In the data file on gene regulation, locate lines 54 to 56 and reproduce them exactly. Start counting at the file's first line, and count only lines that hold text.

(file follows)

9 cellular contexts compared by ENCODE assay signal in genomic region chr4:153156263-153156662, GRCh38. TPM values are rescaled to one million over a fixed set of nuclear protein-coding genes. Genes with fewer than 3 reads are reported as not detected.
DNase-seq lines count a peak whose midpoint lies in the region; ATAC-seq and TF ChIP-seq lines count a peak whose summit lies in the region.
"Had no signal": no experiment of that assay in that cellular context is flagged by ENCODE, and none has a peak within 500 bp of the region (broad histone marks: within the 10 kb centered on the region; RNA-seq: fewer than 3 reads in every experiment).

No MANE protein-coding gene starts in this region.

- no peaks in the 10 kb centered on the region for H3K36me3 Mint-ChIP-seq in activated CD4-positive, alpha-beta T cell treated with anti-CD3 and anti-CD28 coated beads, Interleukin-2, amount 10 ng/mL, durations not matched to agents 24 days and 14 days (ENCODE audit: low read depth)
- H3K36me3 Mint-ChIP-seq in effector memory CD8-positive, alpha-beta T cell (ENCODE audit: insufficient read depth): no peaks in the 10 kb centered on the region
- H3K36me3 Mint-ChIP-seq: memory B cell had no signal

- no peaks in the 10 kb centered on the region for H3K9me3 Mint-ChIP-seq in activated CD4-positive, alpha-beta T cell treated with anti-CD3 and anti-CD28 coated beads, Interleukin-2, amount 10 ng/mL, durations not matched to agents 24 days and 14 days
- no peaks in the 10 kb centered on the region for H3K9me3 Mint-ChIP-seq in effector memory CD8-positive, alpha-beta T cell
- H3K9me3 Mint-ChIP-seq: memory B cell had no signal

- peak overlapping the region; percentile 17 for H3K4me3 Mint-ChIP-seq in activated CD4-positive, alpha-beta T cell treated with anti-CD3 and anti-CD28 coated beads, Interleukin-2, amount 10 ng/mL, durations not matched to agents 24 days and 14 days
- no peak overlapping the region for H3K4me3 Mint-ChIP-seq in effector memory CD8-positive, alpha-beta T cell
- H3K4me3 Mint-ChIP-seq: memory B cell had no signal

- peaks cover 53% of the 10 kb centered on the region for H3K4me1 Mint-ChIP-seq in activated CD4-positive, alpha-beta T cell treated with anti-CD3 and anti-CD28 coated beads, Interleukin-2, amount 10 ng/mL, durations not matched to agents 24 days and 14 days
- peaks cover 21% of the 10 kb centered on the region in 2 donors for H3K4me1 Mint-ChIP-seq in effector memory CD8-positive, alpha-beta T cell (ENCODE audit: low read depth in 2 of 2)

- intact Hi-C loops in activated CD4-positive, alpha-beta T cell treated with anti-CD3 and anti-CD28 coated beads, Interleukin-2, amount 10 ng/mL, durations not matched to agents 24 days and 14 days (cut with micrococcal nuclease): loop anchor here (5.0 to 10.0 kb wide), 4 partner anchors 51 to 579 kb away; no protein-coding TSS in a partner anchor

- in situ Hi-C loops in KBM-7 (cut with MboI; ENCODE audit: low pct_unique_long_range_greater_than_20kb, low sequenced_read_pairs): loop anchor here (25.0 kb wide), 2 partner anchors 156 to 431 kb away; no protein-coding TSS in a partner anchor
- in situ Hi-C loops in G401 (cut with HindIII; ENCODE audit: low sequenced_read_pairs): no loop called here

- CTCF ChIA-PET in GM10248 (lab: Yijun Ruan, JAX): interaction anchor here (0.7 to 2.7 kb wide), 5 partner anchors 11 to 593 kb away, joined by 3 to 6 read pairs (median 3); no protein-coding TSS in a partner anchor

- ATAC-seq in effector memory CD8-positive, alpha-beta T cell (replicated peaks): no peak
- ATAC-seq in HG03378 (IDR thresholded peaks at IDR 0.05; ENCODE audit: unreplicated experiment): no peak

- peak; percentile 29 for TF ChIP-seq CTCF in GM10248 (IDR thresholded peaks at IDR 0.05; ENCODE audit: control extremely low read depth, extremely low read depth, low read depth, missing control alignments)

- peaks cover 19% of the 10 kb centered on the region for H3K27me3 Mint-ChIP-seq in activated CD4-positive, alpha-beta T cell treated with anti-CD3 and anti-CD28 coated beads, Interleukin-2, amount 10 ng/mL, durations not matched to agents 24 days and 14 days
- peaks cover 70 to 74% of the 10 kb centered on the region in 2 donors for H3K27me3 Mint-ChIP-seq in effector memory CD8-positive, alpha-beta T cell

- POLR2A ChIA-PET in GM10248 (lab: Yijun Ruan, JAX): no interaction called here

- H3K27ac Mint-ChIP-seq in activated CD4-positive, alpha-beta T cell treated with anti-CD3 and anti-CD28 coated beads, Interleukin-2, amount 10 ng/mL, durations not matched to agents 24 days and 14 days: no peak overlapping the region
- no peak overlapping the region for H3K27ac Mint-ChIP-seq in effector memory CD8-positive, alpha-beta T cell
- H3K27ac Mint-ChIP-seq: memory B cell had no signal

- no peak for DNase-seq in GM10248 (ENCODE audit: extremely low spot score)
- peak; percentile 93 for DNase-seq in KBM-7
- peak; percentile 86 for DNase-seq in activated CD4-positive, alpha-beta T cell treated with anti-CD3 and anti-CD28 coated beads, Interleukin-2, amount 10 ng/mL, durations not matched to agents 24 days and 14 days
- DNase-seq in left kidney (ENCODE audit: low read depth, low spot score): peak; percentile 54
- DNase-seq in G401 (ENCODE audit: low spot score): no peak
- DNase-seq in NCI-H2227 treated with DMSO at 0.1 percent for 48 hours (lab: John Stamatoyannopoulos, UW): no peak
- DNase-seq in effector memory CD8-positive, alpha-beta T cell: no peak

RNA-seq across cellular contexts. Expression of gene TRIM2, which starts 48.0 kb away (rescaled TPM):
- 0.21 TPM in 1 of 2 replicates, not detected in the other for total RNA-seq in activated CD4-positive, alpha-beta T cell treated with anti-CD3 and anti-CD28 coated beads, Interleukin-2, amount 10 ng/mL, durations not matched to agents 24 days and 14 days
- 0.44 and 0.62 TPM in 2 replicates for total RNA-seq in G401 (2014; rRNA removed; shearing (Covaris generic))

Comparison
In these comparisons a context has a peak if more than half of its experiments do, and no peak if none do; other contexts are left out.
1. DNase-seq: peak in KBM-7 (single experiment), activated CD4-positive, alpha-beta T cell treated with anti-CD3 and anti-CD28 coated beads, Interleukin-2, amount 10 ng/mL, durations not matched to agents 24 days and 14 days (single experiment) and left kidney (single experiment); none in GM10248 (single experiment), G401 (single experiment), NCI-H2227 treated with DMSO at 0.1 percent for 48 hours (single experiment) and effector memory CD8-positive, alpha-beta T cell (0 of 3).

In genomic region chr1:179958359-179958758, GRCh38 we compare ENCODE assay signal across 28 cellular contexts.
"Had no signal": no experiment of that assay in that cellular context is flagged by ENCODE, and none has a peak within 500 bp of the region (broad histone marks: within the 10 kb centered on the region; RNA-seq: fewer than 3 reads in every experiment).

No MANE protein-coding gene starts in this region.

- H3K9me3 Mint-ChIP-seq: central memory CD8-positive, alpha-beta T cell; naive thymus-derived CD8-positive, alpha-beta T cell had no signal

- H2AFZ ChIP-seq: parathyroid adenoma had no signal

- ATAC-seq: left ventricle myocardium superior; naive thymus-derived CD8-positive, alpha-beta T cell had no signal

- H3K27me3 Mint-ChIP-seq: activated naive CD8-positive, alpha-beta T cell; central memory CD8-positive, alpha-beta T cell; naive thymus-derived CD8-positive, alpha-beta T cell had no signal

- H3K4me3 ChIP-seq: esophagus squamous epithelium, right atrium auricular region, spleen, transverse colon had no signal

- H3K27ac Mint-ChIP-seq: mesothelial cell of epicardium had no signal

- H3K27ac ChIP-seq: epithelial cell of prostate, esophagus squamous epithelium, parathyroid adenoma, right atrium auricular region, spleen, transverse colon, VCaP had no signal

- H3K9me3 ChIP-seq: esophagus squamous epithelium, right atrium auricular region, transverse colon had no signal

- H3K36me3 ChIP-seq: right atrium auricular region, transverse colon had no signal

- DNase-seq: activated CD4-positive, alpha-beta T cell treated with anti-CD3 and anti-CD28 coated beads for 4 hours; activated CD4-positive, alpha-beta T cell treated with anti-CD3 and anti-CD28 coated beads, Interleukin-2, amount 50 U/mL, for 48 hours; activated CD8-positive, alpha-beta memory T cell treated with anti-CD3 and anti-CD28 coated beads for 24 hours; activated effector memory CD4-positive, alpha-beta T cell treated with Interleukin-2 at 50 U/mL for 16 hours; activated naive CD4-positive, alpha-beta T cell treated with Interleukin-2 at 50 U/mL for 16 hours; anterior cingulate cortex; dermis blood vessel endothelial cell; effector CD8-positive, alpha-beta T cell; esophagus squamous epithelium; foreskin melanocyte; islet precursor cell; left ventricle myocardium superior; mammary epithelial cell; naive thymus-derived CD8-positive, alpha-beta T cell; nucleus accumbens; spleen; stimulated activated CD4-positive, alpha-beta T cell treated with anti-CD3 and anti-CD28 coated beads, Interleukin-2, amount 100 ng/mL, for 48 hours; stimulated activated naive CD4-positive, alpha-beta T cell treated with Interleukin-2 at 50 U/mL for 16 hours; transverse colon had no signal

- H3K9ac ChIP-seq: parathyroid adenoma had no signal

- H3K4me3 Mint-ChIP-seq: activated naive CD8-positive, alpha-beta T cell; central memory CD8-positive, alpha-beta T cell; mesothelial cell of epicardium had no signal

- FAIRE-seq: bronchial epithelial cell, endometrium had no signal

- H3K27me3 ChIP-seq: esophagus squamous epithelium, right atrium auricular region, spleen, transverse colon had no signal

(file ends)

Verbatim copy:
- DNase-seq: activated CD4-positive, alpha-beta T cell treated with anti-CD3 and anti-CD28 coated beads for 4 hours; activated CD4-positive, alpha-beta T cell treated with anti-CD3 and anti-CD28 coated beads, Interleukin-2, amount 50 U/mL, for 48 hours; activated CD8-positive, alpha-beta memory T cell treated with anti-CD3 and anti-CD28 coated beads for 24 hours; activated effector memory CD4-positive, alpha-beta T cell treated with Interleukin-2 at 50 U/mL for 16 hours; activated naive CD4-positive, alpha-beta T cell treated with Interleukin-2 at 50 U/mL for 16 hours; anterior cingulate cortex; dermis blood vessel endothelial cell; effector CD8-positive, alpha-beta T cell; esophagus squamous epithelium; foreskin melanocyte; islet precursor cell; left ventricle myocardium superior; mammary epithelial cell; naive thymus-derived CD8-positive, alpha-beta T cell; nucleus accumbens; spleen; stimulated activated CD4-positive, alpha-beta T cell treated with anti-CD3 and anti-CD28 coated beads, Interleukin-2, amount 100 ng/mL, for 48 hours; stimulated activated naive CD4-positive, alpha-beta T cell treated with Interleukin-2 at 50 U/mL for 16 hours; transverse colon had no signal

- H3K9ac ChIP-seq: parathyroid adenoma had no signal

- H3K4me3 Mint-ChIP-seq: activated naive CD8-positive, alpha-beta T cell; central memory CD8-positive, alpha-beta T cell; mesothelial cell of epicardium had no signal